Microsoft Office 365 officially replaces Duke Webmail
The University will switch exclusively to a new e-mail platform starting Monday.
The Office of Information Technology began making the move this Fall in efforts to create a more collaborative environment for communication. Currently, the university uses both DukeMail and Microsoft Office 365. Students and staff can access the Microsoft Office 365 system through a web browser, Microsoft Outlook or mobile platforms such as the iPhone.
“Moving to Microsoft Office 365 will allow us to consolidate those into one mail system that will foster better collaboration and communication across departments and between the university and health system," OIT Senior Technical Director Charley Kneifel wrote in an email Thursday.
Kneifel said students, faculty and staff will see several benefits, including a mailbox size increase from 2GB to 50GB, unified email and calendaring across the university and health systems and improved web interface and calendaring system.
“The move provides for future cost savings, because as we transition to the new system, we will continually see decreasing requirements on hardware, software and licensing,” Kneifel wrote.
He added that users should save emails before their account is moved to prepare for the transition.
OIT opted to transition students to the new system during the school year in the hopes that students could assist each other during the transition, Kneifel said. The student migration should be completed in 10 days.
OIT Communications Strategist Cara Bonnett said that,1,800 users have already migrated to Microsoft 365.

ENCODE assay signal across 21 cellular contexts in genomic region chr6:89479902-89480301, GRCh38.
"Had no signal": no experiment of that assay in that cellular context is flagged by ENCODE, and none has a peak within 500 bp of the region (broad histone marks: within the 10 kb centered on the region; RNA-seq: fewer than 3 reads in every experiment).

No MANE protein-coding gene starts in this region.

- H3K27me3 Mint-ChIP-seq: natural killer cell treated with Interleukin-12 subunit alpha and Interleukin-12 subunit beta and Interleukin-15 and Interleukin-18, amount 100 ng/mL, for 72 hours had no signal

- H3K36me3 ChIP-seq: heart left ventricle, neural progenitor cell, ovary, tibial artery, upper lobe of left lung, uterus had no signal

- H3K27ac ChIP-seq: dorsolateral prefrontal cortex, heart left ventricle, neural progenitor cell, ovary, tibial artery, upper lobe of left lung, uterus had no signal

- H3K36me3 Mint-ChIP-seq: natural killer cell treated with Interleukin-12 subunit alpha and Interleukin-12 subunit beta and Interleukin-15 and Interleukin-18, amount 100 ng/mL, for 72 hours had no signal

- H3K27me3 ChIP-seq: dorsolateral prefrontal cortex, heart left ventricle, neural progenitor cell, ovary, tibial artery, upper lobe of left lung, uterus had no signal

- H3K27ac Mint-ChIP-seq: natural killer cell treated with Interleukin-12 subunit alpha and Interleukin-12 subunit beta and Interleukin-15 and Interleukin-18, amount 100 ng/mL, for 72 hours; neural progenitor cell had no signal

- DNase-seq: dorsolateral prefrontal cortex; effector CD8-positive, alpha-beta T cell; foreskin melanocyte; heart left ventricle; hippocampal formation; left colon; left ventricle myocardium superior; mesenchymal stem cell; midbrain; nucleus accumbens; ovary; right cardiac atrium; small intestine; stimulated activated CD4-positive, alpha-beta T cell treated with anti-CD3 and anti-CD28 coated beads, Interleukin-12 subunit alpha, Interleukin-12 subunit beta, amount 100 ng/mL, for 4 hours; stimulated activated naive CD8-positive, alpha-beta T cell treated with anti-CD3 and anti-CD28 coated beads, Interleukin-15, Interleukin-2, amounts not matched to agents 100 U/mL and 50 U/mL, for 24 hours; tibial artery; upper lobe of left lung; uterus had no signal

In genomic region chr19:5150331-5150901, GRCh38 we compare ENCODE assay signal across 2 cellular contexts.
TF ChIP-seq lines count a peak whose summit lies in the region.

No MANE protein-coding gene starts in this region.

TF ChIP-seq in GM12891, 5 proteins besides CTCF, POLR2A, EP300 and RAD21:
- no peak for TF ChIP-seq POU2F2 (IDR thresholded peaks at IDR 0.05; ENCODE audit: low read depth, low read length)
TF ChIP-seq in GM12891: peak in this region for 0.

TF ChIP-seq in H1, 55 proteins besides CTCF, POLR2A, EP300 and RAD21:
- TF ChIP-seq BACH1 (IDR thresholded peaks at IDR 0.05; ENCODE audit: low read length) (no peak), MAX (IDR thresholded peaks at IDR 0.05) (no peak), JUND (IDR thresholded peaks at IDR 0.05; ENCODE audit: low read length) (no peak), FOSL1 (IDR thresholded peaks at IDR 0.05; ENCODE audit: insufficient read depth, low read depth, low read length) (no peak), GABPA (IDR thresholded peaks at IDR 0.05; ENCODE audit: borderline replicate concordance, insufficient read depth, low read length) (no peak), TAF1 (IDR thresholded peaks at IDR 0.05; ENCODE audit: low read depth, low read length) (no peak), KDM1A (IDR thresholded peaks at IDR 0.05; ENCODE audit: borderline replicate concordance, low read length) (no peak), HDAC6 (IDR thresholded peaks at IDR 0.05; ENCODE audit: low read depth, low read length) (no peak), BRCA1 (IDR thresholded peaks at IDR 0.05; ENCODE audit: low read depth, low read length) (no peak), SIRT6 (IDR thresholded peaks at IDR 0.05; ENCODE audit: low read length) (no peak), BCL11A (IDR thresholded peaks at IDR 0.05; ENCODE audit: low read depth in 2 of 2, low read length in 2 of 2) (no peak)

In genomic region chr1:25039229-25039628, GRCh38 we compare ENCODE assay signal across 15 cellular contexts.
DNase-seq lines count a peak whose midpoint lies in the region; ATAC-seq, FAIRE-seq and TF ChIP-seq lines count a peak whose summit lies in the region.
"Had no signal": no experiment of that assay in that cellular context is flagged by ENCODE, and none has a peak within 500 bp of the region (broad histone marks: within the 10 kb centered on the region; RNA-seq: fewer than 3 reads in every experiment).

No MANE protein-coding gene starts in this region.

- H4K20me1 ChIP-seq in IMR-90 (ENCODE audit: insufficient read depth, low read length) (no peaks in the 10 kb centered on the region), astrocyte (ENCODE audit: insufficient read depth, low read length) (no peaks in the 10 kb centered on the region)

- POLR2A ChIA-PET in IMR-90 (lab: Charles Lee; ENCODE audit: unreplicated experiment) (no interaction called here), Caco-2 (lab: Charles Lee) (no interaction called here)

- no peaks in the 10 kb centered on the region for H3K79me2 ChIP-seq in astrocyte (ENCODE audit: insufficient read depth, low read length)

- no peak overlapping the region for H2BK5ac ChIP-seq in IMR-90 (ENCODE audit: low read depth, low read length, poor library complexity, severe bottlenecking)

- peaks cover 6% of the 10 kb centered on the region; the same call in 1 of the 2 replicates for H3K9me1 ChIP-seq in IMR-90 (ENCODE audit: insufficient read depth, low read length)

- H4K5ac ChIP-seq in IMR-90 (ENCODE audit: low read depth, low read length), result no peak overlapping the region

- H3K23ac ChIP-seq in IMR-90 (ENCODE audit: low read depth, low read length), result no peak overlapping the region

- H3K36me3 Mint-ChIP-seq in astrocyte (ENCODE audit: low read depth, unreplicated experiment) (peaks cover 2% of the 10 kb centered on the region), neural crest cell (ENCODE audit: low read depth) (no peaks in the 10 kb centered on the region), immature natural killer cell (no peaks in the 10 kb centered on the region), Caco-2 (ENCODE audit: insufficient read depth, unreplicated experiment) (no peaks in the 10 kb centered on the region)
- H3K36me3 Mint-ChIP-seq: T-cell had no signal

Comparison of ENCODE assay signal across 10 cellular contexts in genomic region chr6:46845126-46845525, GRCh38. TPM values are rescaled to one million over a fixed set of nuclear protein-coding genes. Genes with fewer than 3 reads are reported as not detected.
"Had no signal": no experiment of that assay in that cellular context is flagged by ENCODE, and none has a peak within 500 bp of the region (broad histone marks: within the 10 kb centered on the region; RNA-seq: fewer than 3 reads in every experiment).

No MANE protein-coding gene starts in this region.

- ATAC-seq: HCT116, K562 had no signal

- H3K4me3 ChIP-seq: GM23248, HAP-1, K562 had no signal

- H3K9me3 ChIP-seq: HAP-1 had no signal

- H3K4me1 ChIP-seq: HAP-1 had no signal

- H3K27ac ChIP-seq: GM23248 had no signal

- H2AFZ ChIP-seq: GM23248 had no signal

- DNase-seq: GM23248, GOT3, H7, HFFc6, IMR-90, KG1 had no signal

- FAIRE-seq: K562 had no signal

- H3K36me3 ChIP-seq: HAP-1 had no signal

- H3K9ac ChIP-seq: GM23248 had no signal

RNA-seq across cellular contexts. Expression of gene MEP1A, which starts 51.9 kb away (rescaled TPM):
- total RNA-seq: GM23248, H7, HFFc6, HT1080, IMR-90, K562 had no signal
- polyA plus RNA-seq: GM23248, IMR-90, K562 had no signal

"Feedback has been very positive," Kneifel wrote in an email Thursday.
Sophomore Abhi Sanka said that he didn't feel it was communicated to students why the email platform was changing.
"From what I understand, it's really something that Duke's doing for its faculty and staff in the medical school, if anything," Sanka wrote in an email Sunday.
Ernest Zitser, librarian for Slavic, Eurasian and and Eastern European studies, already accesses his email through the cloud system.
“I use Microsoft Outlook right now, but I usually access it through the Outlook Web App, which is the online version, so I don’t think switching to the new system is going to change mentally the way I use the email client," Zitsner said.
Kneifel said a number of university users currently forward their emails to Gmail or other services, which will not change after the transition.
Sophomore Chris Lee said he forwards his University emails to his personal Gmail account and does not expect the change to Microsoft Office 365 to affect him.
“[Gmail] is just a lot more convenient,” Lee said. “I don’t really like checking emails in the first place so if I have to check multiple different email accounts it takes too much time. Just having everything in one place is easier for me.”
Correction: Access to Duke Webmail will continue during the transition to Office 365 as the article stated previously. The Chronicle regrets the error.